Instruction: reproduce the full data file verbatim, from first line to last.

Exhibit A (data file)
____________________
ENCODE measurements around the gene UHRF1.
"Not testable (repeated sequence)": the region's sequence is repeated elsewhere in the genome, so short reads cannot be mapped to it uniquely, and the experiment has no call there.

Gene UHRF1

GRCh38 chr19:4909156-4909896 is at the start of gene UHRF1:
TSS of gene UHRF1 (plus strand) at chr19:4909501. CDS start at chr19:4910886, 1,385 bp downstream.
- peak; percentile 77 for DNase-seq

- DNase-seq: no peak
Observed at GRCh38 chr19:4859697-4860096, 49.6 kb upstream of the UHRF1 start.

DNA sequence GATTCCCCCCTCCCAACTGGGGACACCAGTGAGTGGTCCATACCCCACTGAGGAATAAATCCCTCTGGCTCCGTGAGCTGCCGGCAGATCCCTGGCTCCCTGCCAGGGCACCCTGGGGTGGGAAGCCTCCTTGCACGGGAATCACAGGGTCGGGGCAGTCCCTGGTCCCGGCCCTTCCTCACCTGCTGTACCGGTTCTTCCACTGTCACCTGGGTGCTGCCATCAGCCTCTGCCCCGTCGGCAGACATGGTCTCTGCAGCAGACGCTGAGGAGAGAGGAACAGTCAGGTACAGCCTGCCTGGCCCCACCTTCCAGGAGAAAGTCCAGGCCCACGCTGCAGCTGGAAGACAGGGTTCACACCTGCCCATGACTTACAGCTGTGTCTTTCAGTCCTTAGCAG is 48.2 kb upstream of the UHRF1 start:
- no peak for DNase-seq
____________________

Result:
ENCODE measurements around the gene UHRF1.
"Not testable (repeated sequence)": the region's sequence is repeated elsewhere in the genome, so short reads cannot be mapped to it uniquely, and the experiment has no call there.

Gene UHRF1

GRCh38 chr19:4909156-4909896 is at the start of gene UHRF1:
TSS of gene UHRF1 (plus strand) at chr19:4909501. CDS start at chr19:4910886, 1,385 bp downstream.
- peak; percentile 77 for DNase-seq

- DNase-seq: no peak
Observed at GRCh38 chr19:4859697-4860096, 49.6 kb upstream of the UHRF1 start.

DNA sequence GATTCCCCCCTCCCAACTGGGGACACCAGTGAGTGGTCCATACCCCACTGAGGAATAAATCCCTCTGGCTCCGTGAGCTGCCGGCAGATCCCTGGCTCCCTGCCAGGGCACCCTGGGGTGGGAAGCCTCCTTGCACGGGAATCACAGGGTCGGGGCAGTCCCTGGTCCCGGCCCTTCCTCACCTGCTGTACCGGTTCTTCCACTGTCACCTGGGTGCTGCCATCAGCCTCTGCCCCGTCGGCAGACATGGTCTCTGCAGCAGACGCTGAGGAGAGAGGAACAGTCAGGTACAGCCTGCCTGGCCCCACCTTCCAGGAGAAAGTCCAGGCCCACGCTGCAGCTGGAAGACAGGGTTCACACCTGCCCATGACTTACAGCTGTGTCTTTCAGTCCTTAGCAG is 48.2 kb upstream of the UHRF1 start:
- no peak for DNase-seq